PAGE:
With the recent passing of Queen Elizabeth II, many people from all over the world have become curious about the royalty ranking system. To an ordinary person unfamiliar with the royalty system, it can sure seem complicated. Yes, there are many levels and many different titles that can be earned or handed out.
By the way, some titles can be purchased. For instance, an interested party could buy a lord title if they so choose. More on this is provided below.
In the following sections, the information is going to focus on one particular title, that being Marquis. Also, mention will be made of other titles, the ranking of royal titles in order, and the comparison of levels like Viscount vs Duke.
What is a Marquess (or is it Marquis)?
Based on the French word Marquess, a marquis is a centrally positioned title within the European royalty peerage.
In Britain, and historically speaking also in Ireland, the correct spelling of the noble title of this rank still is marquess. Having said that on the European mainland and in Canada, the correct spelling is marquis.
In England, a Marquess would rank above an earl, count, and baron but below a duke. This ranking seems to be viable in other European countries such as Scotland, Germany, Italy, and Spain. The feminine form of marquis is referred to as a marchioness.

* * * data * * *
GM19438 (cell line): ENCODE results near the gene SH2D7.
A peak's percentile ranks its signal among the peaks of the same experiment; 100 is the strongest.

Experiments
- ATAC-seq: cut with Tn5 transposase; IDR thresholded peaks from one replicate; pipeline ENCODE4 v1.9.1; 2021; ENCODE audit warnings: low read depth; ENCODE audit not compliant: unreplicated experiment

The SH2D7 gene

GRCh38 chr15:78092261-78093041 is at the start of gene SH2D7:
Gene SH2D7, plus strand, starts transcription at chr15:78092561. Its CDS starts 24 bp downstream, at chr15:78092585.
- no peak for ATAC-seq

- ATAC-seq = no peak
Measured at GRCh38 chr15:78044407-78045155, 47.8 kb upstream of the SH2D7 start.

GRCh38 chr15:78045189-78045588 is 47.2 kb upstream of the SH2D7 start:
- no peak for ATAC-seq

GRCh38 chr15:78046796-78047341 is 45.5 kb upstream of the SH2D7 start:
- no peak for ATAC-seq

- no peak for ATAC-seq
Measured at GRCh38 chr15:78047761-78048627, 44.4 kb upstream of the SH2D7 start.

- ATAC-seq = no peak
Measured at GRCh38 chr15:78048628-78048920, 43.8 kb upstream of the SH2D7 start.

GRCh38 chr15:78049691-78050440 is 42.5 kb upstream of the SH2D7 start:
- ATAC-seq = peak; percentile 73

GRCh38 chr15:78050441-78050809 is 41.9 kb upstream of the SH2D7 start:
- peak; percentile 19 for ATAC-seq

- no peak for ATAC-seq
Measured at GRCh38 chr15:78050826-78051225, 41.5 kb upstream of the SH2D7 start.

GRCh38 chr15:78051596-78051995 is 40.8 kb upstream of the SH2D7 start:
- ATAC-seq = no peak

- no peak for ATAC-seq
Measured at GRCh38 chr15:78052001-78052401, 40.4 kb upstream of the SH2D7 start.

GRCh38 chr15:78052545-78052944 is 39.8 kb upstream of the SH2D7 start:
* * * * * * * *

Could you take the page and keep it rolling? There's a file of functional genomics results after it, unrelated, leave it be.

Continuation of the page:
Note: Imperial China and Japan also list Marquess as an established title within their peerages
For a better perspective of the Marquess title ranking, let's take a look at the peerage within England as of the date of this article:
Duke / Duchess Marquis / Marchioness Earl / Countess Viscount / Viscountess Baron / Baroness or Lord / Lady of Parliament
Note: All of these titles were created by the kings and queens of England throughout history. Each of these titles was designated before the Acts of Union in 1707. To be clear, most marquises are not of royal blood. They are appointed to the position as a promotion, something that can only be done by a King or Queen. For the most part, only the titles of Dukes and Dutchesses are reserved for direct members of the royal family.
The Responsibilities of a Marquess
At this point in history, a Marquess would seem to have limited functions. In the not-so-distant past, they were charged with the responsibility of protecting their respective nation's frontier lands from enemies of the country. These frontier lands were referred to as marches.
Counts and countesses had similar responsibilities with one very important distinction. The land protected by a Marquess was located at or near the frontier lands. The lands protected by a count were not anywhere close to the frontier.
More About the Marquess Title
The first marquis in England was Robert de Vere. He was so appointed as the "Marquis of Dublin" in 1385 by King Richard II. He also held the title of Earl of Oxford. His time as a marquis was limited because of the displeasure of other earls when the appointment was made. His marquis title was removed just one year later.